>
> Yes, something like that.
>
> However, this is digging deep into the extreme far end of the ideas
> I presented, and it seems rather too speculative to dig much further.
>
> I am far more interested in hearing what people think about the
> important part of the write-up:  Deriving and generalizing a
> common header structure from existing HTTP1 header syntaxes ?

I think that's the way to go, and that using it for *newly defined* headers is a good enough use case.

If we can pause discussion of porting existing headers to the new format for the time being, it may help.

Cheers,


--
Mark Nottingham   https://www.mnot.net/





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Re: If not JSON, what then ?

Poul-Henning Kamp
In reply to this post by Mark Nottingham-2
--------
In message <[hidden email]>, Mark Nottingham wri
tes:

>>> 5) I like the idea of 'implicit angle brackets' to retrofit some
>>> existing headers. Depending on the parse algorithm we define, we could
>>> potentially fit a fair number of existing headers into this, although
>>> deriving the specific data types of things like parameter arguments is
>>> going to be difficult (or maybe impossible). Needs some investigation
>>> before we know whether this would be viable.
>>
>> Schemas!  Have I mentioned already how smart I think schemas usable
>> to build code with would be ?  :-)
>
>So it's really "implicit angle brackets plus a reference to a
>retrofitted schema". OK.

yes.

>Get on another train and start working on that schema language. :)

I should have seen that one coming :-)

>> PS: I had expected you to ask if was trying to sabotage your Key
>header :-)
>
>That's one of the reasons I complained about arbitrary recursion.
>
>However, whatever happens here, I think we have to accept that Key will
>not be able to address all header fields; it's always going to be a
>subset. If a particular header field wants to leverage Key, it'll need
>to be specified within its capabilities (provided it gets traction, of
>course).

The interesting angle is that if we have such a common structure, the
Key header could use it to describe exactly what you want to pull out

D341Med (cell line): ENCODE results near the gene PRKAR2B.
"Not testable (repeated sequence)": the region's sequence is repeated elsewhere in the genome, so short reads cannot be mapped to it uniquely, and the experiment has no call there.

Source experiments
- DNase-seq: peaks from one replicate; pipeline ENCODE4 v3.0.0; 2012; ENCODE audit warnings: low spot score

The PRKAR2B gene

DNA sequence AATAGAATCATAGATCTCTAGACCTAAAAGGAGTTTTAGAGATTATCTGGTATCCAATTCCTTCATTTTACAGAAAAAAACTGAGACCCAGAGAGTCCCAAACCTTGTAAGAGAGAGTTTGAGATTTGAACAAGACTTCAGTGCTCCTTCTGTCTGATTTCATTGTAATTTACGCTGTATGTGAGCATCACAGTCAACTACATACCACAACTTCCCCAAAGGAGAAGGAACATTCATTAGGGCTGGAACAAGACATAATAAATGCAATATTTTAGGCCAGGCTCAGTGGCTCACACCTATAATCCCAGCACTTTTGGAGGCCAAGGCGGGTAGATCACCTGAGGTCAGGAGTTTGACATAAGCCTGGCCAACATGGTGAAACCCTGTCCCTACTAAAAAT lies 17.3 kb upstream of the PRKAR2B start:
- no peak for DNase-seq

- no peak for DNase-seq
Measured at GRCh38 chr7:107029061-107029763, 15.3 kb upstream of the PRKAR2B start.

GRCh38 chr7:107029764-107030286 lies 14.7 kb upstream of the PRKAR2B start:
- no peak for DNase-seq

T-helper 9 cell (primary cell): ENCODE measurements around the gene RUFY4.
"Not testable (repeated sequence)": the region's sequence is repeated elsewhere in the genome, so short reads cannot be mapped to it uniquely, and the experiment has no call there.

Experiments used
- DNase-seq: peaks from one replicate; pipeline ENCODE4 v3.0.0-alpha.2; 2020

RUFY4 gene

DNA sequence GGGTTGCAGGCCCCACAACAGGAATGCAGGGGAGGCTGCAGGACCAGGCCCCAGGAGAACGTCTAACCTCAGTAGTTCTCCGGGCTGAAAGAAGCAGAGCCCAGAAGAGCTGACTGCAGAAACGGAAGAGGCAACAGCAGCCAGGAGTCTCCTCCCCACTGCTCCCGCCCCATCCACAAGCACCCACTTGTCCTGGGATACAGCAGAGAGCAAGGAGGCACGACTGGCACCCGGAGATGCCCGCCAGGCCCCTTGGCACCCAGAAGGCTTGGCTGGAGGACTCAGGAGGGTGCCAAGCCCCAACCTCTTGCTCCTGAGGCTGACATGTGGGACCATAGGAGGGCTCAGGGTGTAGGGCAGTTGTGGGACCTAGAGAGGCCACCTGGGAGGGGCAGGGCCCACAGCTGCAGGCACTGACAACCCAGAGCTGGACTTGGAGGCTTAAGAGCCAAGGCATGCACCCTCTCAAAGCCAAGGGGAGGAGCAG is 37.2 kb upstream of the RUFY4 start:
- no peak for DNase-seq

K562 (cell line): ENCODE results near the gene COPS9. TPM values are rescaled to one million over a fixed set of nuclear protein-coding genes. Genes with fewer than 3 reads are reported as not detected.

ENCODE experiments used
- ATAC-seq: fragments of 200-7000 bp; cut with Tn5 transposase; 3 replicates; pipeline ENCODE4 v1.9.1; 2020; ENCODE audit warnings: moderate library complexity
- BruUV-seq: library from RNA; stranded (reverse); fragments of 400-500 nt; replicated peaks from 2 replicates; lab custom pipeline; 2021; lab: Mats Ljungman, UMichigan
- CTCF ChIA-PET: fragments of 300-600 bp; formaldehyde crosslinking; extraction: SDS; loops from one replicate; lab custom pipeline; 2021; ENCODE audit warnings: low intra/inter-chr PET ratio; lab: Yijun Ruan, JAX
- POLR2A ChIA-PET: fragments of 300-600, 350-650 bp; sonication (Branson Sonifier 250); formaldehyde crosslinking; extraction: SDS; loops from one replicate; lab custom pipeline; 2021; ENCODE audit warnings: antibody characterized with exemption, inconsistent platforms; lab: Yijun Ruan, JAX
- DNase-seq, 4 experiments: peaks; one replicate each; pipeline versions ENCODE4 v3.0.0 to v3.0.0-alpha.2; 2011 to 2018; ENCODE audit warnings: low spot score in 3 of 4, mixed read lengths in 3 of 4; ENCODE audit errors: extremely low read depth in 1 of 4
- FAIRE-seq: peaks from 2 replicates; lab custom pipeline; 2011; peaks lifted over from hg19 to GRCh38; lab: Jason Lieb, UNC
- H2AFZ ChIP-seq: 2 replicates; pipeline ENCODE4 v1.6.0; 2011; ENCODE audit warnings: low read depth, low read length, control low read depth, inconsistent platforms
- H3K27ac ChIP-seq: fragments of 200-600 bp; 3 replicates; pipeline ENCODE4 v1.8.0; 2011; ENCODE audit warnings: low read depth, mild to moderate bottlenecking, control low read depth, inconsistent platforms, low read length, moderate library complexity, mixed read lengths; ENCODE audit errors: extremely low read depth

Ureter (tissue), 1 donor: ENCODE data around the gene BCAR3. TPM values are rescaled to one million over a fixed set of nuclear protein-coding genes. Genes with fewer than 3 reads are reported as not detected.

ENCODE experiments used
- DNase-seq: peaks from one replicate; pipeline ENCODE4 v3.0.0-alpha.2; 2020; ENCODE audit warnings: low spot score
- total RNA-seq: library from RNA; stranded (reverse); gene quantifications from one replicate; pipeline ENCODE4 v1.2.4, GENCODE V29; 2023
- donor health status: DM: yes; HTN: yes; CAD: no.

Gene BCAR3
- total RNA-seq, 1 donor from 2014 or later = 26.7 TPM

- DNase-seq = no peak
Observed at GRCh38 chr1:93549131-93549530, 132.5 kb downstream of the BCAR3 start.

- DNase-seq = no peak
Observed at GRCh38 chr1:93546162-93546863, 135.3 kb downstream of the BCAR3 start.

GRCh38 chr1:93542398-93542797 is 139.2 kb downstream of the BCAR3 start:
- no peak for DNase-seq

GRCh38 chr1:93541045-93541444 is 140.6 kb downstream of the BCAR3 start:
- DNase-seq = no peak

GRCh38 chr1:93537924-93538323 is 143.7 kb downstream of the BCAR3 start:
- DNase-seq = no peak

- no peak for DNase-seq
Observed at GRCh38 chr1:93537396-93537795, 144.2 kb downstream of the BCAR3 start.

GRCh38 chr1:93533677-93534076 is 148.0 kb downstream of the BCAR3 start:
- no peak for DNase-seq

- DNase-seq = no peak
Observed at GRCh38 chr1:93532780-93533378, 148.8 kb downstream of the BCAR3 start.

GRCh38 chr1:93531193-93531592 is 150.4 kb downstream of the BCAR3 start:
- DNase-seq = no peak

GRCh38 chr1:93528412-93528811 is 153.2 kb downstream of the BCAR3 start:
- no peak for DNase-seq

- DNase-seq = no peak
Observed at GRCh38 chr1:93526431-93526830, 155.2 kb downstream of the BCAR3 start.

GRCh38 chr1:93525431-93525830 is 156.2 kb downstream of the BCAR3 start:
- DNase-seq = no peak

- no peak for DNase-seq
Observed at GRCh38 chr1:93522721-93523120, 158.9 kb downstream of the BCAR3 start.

of a header, not as a substring, but as correctly parsed data elements.


--
Poul-Henning Kamp       | UNIX since Zilog Zeus 3.20
[hidden email]         | TCP/IP since RFC 956
FreeBSD committer       | BSD since 4.3-tahoe    
Never attribute to malice what can adequately be explained by incompetence.

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Re: If not JSON, what then ?

Nicolas Mailhot
In reply to this post by Poul-Henning Kamp


----- Mail original -----
De: "Poul-Henning Kamp" <[hidden email]>


>>I thouroughly mislike all the encoding dance and escaping one time
>>it's UTF-8 another not.

>I think you are barking up another tree than I am.

>I'm trying to find a way to lay down a common structure so people
>dont *have* to break things to get them to work as they do now.

I appreciate the intent (really) but I feel the result of tip-toeing around unicode rules just generates a lot of complexity, makes the general case complex and special cases simple, when it should be the reverse (general case → just UTF-8 with no additional rules, special cases → just use binary)

There are 7 (!) text encoding cases in your proposal

--
Nicolas Mailhot

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Re: If not JSON, what then ?

Willy Tarreau-3
In reply to this post by Mark Nottingham-2
On Tue, Aug 02, 2016 at 03:08:37PM +0200, Mark Nottingham wrote:

>
> > On 2 Aug 2016, at 3:06 PM, Poul-Henning Kamp <[hidden email]> wrote:
> >
> > --------
> > In message <[hidden email]>, Mark Nottingham wri
> > tes:
> >
> >> Stepping back, I think we're talking about a set of rules something like
> >> this;
> >
> >> A. For a newly defined header field that explicitly uses the new format,
> >>  send it in the new format
> >> B. For existing header fields, if their expression in the new format is
> >>  defined:
> >> 1. If you have evidence that your peer can accept the new header
> >>    format, send them in the new format
> >> 2. Otherwise, send them in the original format.
> >> C. All other fields are always sent in the original, HTTP/1 format.
> >
> > Yes, something like that.
> >
> > However, this is digging deep into the extreme far end of the ideas
> > I presented, and it seems rather too speculative to dig much further.
> >